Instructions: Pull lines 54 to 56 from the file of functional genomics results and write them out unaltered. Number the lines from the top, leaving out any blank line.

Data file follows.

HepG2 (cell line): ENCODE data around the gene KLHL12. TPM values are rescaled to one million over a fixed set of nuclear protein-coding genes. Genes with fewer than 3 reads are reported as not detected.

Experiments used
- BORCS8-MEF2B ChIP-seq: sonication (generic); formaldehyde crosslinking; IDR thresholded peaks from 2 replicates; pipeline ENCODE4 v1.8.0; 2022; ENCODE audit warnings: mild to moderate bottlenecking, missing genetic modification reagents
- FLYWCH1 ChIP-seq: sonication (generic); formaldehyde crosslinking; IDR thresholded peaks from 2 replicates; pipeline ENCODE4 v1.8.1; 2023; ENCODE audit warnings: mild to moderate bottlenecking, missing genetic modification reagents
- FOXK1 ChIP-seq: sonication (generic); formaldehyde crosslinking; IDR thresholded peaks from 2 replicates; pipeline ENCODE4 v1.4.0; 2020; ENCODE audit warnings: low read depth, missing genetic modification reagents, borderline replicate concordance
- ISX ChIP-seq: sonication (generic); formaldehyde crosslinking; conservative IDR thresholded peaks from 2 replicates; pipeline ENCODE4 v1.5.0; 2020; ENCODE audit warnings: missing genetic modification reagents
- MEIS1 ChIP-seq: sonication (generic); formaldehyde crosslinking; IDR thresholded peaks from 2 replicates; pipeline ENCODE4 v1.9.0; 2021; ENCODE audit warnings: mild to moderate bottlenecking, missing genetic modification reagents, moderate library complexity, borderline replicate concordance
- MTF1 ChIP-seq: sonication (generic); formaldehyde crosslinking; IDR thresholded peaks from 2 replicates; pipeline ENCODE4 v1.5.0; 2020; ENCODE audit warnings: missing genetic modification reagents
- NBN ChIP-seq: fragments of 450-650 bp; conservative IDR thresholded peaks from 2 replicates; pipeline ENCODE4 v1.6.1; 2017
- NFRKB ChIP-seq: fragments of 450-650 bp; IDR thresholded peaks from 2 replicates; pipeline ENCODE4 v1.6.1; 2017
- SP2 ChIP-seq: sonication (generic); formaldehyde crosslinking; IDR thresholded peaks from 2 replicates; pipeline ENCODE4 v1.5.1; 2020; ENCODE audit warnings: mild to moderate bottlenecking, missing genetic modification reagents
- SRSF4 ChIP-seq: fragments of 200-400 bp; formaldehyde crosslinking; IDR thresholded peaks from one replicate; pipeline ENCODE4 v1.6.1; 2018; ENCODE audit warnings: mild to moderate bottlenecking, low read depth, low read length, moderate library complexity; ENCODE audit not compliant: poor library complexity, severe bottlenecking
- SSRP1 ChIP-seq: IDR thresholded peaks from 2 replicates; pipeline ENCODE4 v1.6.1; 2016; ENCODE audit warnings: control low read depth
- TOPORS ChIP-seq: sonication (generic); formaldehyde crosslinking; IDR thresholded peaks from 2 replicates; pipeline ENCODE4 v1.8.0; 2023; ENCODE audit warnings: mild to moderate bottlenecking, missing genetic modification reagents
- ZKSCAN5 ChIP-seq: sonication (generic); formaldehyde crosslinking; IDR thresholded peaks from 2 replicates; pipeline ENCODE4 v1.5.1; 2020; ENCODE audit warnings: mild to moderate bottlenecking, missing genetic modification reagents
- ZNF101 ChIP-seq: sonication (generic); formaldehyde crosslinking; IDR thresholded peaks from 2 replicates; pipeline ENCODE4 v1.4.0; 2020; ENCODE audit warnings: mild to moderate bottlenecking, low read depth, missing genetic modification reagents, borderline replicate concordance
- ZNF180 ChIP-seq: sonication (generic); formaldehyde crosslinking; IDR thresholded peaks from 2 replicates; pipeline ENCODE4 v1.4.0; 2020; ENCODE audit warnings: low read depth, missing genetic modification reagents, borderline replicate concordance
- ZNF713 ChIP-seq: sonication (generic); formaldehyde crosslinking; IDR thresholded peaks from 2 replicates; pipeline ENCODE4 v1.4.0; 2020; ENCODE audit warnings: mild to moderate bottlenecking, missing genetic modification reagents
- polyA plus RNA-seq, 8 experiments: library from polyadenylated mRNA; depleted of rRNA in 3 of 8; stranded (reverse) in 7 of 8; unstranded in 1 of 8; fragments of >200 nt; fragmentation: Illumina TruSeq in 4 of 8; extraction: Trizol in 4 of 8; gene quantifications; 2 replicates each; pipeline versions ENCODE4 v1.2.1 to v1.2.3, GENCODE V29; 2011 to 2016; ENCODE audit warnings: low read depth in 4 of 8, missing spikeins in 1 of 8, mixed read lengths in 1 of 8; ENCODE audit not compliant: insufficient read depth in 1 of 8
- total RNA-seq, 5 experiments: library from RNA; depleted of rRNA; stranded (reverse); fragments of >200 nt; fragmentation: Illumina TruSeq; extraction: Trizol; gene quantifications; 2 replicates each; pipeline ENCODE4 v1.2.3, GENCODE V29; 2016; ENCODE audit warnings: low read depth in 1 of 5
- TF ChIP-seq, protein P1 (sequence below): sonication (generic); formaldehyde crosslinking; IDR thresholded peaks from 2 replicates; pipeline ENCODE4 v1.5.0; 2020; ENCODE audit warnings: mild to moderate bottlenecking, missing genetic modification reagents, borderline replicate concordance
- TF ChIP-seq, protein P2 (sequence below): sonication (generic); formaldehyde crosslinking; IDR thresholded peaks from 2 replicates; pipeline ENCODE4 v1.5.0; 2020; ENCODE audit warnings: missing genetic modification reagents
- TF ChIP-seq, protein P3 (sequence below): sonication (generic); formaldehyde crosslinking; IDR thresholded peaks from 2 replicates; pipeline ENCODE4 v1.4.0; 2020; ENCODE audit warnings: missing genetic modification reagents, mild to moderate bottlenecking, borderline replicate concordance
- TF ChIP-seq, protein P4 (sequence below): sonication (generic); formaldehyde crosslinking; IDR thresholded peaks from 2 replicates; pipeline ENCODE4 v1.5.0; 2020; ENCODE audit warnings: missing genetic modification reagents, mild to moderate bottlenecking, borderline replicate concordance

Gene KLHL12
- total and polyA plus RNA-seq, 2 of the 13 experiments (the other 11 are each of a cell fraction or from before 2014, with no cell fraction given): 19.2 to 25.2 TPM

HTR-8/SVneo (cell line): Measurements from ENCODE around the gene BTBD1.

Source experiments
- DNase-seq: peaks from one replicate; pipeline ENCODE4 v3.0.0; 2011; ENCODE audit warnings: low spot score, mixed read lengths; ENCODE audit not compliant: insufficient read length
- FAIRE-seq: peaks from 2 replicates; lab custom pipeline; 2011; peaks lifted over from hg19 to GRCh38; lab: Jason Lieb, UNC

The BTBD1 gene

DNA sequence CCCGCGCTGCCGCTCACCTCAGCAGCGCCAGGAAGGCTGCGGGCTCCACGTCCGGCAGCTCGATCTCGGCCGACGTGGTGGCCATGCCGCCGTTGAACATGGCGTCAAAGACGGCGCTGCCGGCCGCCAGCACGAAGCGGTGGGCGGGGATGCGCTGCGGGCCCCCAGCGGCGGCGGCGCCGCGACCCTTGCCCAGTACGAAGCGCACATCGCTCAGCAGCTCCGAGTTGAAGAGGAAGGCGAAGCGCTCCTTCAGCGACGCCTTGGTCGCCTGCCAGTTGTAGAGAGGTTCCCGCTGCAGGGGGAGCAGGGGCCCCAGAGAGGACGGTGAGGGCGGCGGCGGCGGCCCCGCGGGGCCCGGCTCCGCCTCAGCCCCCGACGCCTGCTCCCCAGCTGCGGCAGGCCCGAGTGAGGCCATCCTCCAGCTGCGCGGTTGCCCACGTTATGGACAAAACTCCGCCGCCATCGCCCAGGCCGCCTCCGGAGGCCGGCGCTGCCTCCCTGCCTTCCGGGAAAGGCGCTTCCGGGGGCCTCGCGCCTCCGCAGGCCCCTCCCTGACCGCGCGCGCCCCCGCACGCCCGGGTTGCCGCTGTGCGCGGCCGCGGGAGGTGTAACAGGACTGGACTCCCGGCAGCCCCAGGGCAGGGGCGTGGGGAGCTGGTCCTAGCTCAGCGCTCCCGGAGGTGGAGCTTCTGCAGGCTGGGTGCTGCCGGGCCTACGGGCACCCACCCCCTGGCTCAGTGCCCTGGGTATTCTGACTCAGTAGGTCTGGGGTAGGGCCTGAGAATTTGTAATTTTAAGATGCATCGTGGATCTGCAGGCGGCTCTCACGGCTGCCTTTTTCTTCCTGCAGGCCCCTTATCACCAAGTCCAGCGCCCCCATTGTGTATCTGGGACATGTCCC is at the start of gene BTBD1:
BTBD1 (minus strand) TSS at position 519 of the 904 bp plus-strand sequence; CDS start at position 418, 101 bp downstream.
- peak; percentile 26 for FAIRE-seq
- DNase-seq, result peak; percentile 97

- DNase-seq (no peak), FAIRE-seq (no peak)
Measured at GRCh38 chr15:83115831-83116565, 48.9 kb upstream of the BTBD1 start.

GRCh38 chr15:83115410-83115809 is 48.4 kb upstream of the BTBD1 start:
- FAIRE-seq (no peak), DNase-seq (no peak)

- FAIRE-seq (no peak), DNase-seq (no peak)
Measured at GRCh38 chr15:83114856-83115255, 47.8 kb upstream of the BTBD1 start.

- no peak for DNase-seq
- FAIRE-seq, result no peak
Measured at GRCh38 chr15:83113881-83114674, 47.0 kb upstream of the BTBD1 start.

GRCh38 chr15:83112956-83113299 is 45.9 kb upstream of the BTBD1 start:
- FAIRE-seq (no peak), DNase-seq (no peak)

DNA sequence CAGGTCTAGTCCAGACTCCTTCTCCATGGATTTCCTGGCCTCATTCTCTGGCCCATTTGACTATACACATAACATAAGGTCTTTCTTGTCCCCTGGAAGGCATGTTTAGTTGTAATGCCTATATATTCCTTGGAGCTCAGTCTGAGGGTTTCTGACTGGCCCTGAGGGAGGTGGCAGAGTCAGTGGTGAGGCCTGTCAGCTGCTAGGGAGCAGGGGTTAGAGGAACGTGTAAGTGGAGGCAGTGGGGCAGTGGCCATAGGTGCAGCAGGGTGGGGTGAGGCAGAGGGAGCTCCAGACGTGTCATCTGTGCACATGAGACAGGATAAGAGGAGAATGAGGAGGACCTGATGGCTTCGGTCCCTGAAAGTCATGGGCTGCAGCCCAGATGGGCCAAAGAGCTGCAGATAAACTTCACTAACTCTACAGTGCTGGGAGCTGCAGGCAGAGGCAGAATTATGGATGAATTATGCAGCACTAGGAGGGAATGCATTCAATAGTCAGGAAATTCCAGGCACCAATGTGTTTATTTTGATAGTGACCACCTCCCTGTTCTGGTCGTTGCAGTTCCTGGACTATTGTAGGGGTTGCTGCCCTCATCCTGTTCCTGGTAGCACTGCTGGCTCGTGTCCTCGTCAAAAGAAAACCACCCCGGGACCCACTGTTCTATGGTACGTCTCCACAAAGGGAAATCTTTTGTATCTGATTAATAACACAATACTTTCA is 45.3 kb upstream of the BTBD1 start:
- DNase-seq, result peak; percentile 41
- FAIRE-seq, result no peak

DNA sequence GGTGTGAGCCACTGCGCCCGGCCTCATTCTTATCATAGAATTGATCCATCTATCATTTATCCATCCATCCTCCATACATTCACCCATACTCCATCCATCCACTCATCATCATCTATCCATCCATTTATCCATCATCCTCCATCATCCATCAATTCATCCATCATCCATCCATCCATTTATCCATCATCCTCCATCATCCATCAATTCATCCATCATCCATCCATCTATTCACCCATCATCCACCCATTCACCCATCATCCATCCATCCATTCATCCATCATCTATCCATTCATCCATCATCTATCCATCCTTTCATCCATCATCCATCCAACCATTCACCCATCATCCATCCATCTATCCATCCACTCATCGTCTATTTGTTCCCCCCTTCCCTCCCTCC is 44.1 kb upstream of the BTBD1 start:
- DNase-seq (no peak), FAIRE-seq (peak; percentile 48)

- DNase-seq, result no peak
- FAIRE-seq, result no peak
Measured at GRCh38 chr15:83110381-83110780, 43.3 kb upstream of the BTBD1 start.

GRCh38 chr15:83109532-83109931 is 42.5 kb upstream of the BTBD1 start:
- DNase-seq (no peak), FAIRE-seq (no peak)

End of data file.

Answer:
Measured at GRCh38 chr15:83110381-83110780, 43.3 kb upstream of the BTBD1 start.

GRCh38 chr15:83109532-83109931 is 42.5 kb upstream of the BTBD1 start:
- DNase-seq (no peak), FAIRE-seq (no peak)